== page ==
On Tuesday 18th July Jon Cruddas MP for Dagenham and Rainham spoke at a parliamentary committee meeting of the All-Party Parliamentary Group on Taxis. You can watch the full debate with Jon’s contribution at 15:26:59 by clicking HERE

The full transcript of Jon’s contribution the debate can be found below.


This is a hot-button issue for many of my constituents, and it will continue to be so, as it was during the general election campaign, until we sort out a basic framework of fair competition. In my view that would include the capping and regulation of taxis in London, which has been mentioned, the powers afforded to the Mayor of London, and wider issues to do with cross-border hiring and minimum standards across the sector.

Like other hon. Members, I congratulate my hon. Friend Wes Streeting on securing the debate and on all his hard work on the matter since he was elected. Like him, I have many constituents who are black cab drivers, and there is frustration about the effects of deregulation and the lack of effective licensing. There are implications for passenger safety in this city and across the country. There has been a dramatic effect on the livelihoods of many of my constituents and their families. Many cab drivers I know have had their income slashed in the past few years, and many are considering leaving the trade for good. That is tragic for some of the most qualified taxi drivers on the planet, and for the iconic black hackney carriage in this city. This is a big debate.

One point in the introduction to my hon. Friend’s report that is worth mentioning is that there is a tendency to simplify the debate as being about the past versus the future and innovation. In my experience that is not the case. The cab drivers I know and represent have not been afraid of technology or innovation. On the contrary, they have embraced it, but there is a need for a fair, level playing field. Technological innovations cannot be used to destroy drivers’ conditions and residents’ protections. Moreover, big multinational companies cannot be allowed to ride roughshod over our democracy and to undermine, through lobbying and personal connections, attempts to create minimum standards and effective protections in cities such as London.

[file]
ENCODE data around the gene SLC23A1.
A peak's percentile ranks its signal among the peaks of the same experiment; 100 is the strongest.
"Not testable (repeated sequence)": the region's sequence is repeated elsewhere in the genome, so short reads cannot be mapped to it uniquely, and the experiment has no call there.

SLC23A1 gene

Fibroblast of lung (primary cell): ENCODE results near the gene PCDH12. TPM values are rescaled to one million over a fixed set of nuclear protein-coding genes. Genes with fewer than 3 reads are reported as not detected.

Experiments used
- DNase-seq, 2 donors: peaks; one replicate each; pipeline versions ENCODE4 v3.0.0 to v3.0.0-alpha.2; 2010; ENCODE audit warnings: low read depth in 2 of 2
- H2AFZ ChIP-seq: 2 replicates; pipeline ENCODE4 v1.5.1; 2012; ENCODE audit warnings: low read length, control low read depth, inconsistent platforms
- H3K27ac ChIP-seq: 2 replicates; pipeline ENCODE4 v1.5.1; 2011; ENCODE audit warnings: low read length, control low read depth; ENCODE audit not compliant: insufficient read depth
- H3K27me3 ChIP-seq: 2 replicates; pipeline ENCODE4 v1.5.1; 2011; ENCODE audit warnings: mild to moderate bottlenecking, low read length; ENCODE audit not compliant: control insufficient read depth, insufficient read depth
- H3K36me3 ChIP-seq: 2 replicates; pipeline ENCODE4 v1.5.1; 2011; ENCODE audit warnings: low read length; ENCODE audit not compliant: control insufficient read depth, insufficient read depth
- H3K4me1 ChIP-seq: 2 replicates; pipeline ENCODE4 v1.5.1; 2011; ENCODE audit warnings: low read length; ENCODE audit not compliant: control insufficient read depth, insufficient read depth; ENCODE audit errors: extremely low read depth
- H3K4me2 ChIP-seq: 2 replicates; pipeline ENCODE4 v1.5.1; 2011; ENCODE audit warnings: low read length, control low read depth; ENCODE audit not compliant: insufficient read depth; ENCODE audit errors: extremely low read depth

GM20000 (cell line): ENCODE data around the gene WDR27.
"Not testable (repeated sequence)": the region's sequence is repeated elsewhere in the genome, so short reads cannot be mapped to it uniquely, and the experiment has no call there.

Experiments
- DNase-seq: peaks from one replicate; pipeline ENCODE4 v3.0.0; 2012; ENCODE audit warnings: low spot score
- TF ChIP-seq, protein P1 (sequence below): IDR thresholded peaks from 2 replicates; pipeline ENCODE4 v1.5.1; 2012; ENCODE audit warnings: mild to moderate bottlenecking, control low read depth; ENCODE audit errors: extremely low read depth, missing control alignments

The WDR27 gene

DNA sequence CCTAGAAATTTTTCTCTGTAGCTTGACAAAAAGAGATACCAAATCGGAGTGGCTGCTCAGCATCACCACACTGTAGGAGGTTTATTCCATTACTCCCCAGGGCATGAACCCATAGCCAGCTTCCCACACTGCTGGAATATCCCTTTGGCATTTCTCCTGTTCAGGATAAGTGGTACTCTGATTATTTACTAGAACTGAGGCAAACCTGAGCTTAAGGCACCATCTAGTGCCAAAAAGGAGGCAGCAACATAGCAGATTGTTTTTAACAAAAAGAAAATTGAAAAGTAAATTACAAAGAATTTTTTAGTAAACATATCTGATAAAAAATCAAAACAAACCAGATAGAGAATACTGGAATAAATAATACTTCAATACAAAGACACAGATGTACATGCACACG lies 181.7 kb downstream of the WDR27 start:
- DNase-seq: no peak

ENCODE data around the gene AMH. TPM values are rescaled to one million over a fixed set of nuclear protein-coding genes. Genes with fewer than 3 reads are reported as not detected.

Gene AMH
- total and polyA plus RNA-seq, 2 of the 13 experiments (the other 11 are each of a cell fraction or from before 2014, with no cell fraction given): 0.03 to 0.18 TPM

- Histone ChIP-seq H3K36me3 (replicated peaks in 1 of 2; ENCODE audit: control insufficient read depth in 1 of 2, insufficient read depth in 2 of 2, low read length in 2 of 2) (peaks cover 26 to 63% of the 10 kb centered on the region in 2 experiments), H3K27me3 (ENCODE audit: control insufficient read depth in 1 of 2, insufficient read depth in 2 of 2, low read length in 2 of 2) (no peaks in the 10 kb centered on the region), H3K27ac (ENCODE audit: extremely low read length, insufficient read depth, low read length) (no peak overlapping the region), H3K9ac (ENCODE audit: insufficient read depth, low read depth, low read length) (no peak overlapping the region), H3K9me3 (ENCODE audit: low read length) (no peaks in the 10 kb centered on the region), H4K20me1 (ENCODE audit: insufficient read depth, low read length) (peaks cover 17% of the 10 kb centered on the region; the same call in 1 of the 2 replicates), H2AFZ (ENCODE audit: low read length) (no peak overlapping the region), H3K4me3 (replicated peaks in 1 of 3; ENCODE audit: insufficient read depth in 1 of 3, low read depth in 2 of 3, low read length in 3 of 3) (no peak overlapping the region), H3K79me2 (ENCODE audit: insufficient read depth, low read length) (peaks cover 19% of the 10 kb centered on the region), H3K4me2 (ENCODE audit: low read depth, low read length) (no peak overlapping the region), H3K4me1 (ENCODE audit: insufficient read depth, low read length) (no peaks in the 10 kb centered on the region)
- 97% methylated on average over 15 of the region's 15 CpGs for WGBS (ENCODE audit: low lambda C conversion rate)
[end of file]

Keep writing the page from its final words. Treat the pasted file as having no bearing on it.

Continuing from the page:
I want to make three basic points, which have been made earlier and will no doubt be made in the Front-Bench speeches. The first is about the number of minicabs in the capital, and the implications for congestion and pollution. As we have heard, it is estimated that in seven years the number of private hire car drivers has doubled to 120,000. As things stand, TfL is legally obliged to issue a licence to any driver who meets the criteria. We should put a cap on that.

That leads to my second point, about the general licensing environment. The simple reality is that drivers can dodge areas with more robust licensing by gaining a licence from an authority with weaker regulations. So standards designed to keep residents safe are being dodged through the avoidance of other licensing regimes. Minicab drivers should not be able consciously to acquire licenses in areas with less stringent conditions.

On the more specific question of cross-border hiring, private hire vehicles are currently not restricted from taking bookings anywhere in England and Wales, provided that the vehicle driver and operator are licensed by the same licensing authority and the booking is accepted within that authority. There is little that licensing authorities can do about drivers who work outside the area for which they are licensed. The obvious question is how licensing authorities can effectively regulate and enforce private hire activity in the areas in question. They cannot. As we have heard, a significant number of London-licensed private hire vehicles appear to be working solely in areas outside the capital, so there appears to be a clear need for the Government to legislate to create a statutory definition of cross-border hiring. Should a journey have to begin or end in the licensing authority area where the licence was issued? That appears to me a pretty sensible suggestion. It would allow flexibility for private hire operators to fulfil passenger requests.

My final point is about national minimum licensing standards. The problems associated with cross-border hiring are linked with variations in licensing standards across the country. In some areas, drivers do not need even a Disclosure and Barring Service check to receive a licence, so drivers are not necessarily screened for criminal convictions before being allowed to carry passengers. Surely we need new minimum licensing standards for all licensing authorities to impose.

Overall, the proposed reforms are pragmatic and sensible. I very much welcome them and support the work of my hon. Friend the Member for Ilford North and the coalition that he has assembled.